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Shang Tsung’s devilish smirk alone is almost worth the price of ‘Mortal Kombat 11: Aftermath’

All of this adds up to some pretty good value at $ 40, but your mileage will vary. It’s too bad that the story and characters can’t be sold separately, as they serve two different types of players. Fortunately, what’s here is fun, and unexpectedly hilarious.

In a critically acclaimed (and ludicrous) campaign, “Mortal Kombat 11” ended with hero Liu Kang becoming the literal god of fire and thunder, prepared to reset all of existence with an all-powerful hourglass that controls time. But despite his power, he still can’t command time and space. He needs a crown, a Macguffin worn by the original game’s villain, Kronika.

In comes series villain Shang Tsung, literally from out of the void, with an answer. No one has seen this guy for years, and suddenly he pops in to ask all the heroes of the universe to trust his plan. Uh huh, sure.

Then, that smile. That damn smile. And that’s where the trouble begins.

It isn’t a spoiler to say that Shang Tsung has a trick up his sleeve. His crap-eating smirk gives away his whole game, yet all-powerful gods like Raiden and his brother Fujin — returning to the series in “Aftermath” after 14 years away — go along with him anyway. Shang Tsung is played by Cary-Hiroyuki Tagawa, the Hawaii-born actor who played the role in the seminal 1995 Mortal Kombat action movie.

Tagawa has considerably more to say than Weller’s RoboCop, or Terminator from last year, performed by Arnold Schwarzenegger himself. Tagawa basically reprises and updates his Shang Tsung portrayal for 2020, sneering and slithering through the proceedings, waiting for the perfect chance to strike. As the player, you never believe him, but it’s a delight to see him twist and spin his words to convince the gullible goofs of Earth realm that he’s got it all figured out.

It’s also fun to see it all go down. The writers at NetherRealm Studios seem to delight in playing with expectations and type when it comes to classic characters. Shang Tsung was always one of the series’ most distinctive, memorable characters. Tagawa gave the most memorable performance of the movie. It makes all the sense in the world, and kudos to them for pulling it off.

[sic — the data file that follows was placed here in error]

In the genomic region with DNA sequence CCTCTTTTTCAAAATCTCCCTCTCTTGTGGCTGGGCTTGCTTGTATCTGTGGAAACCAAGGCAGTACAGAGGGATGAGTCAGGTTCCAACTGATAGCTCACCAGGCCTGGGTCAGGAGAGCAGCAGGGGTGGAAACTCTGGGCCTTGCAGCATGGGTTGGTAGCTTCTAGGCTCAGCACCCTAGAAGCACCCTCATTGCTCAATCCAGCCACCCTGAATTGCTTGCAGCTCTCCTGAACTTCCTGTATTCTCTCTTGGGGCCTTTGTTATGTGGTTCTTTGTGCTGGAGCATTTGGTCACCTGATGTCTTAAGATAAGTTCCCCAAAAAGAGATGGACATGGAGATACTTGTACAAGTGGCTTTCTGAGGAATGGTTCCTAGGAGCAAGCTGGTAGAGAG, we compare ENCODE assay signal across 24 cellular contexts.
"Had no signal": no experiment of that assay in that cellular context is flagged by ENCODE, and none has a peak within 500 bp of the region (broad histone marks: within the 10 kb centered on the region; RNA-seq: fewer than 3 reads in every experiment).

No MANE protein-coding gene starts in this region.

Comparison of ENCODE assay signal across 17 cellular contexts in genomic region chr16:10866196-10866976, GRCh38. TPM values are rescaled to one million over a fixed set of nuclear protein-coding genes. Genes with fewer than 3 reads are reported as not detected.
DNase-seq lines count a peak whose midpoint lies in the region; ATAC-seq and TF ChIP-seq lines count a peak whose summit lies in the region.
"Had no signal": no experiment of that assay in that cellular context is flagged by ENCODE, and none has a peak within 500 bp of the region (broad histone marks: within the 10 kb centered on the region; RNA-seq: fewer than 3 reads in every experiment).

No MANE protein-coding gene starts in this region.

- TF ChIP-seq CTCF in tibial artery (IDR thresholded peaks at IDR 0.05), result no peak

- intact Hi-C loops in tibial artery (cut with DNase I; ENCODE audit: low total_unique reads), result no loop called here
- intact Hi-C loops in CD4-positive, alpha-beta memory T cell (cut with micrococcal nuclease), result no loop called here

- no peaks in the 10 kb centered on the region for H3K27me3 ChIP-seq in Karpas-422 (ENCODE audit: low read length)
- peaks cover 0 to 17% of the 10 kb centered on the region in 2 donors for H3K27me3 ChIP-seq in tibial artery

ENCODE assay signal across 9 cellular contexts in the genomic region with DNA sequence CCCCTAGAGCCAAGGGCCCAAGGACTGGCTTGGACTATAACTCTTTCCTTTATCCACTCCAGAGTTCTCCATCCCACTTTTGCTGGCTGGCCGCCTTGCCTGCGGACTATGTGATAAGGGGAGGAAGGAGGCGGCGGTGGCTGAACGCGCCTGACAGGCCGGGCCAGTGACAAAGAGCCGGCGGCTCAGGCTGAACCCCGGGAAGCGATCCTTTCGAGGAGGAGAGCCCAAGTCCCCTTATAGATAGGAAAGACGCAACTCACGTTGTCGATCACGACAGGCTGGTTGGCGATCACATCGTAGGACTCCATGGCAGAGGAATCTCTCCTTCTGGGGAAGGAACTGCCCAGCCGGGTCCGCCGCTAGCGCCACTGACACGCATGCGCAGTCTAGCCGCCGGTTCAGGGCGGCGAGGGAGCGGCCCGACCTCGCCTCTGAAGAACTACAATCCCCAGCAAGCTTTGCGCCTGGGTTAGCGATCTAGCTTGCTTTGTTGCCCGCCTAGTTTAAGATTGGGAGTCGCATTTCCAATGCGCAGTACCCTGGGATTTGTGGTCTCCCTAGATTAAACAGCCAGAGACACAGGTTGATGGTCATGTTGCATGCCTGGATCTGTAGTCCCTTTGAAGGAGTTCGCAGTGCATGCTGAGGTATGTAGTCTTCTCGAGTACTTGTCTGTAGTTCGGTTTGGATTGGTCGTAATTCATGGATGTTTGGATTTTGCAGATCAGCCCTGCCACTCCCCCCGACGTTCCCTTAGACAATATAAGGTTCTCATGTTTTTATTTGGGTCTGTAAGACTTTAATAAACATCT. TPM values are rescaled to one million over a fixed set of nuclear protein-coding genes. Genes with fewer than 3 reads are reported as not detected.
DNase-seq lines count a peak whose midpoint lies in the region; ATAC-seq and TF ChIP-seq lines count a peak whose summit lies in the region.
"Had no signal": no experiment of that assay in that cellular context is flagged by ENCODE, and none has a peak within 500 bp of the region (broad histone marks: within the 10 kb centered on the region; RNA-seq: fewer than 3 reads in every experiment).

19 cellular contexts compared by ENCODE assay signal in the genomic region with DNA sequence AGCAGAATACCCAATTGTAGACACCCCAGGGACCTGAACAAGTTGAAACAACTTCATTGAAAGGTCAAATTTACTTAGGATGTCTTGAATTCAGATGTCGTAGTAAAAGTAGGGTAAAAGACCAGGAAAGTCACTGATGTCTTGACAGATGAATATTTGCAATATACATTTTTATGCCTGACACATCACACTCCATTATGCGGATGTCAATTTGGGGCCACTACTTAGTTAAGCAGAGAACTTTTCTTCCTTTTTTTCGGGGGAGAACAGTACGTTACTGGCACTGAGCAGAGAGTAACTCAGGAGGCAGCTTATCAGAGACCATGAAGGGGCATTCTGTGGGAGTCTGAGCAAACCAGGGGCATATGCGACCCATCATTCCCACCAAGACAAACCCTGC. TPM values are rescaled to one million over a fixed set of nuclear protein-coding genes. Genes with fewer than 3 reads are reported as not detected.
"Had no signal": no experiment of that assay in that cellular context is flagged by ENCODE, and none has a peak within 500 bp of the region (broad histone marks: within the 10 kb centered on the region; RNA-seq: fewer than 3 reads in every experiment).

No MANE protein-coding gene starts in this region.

It probably wasn’t cheap either, and neither is this DLC pack. The previous “Kombat Pack” of six characters cost as much. So in lieu of three more characters, we have a campaign that could last up to three hours. It’s entertaining from beginning to end, animated beautifully with some convincing facial animation. Whether this is worth missing three extra characters is up to you.

For what it’s worth, Fujin and Sheeva are great fun to play. Sheeva in particular was missed, as she’s a speedy, powerful bruiser in ways most other characters aren’t. Fujin is the most unique of the bunch, and probably boasts the coolest moves of all the downloadable roster. As the god of wind, he floats and dashes around the screen like he’s straight out of a Capcom fighter, not a “Mortal Kombat” game.

RoboCop is probably the worst of the three, and it’s mostly due to who he is. RoboCop is predictably slow and clunky, and much of his moveset seems to be borrowed from the cyborg ninjas (a la Sektor, et al), along with other gun-toting characters. But still, it’s RoboCop, and he’s an especially fun matchup against Schwarzenegger’s Terminator. It’s all blood, clanking metal and cheesy one liners. And that’s what the “Mortal Kombat” series is. Its story is basically a classic Fox ’90s Saturday morning superhero cartoon with X-rated violence. “Aftermath” simply provides more reasons to indulge in it.

Anyone who never got “Mortal Kombat 11” in the first place is in for a good deal. You can get the original game and all the DLC for its original price of $ 60. If you missed out on the original $ 40 Kombat Pack with six characters (including the Joker and Spawn), you can buy “Aftermath” along with it for $ 50 total.

Anyone who’s kept up to date buying these packs is essentially punished with the premium price of $ 40. For what it’s worth, “Aftermath” is still a pretty good deal for anyone invested in “Mortal Kombat 11.” And it’s likely those same people bought the pack anyway.

Like “Smash,” it doesn’t look like these character packs will end. And the past pricing structure of this game’s downloadable content has already proven that good deals come to those who wait.

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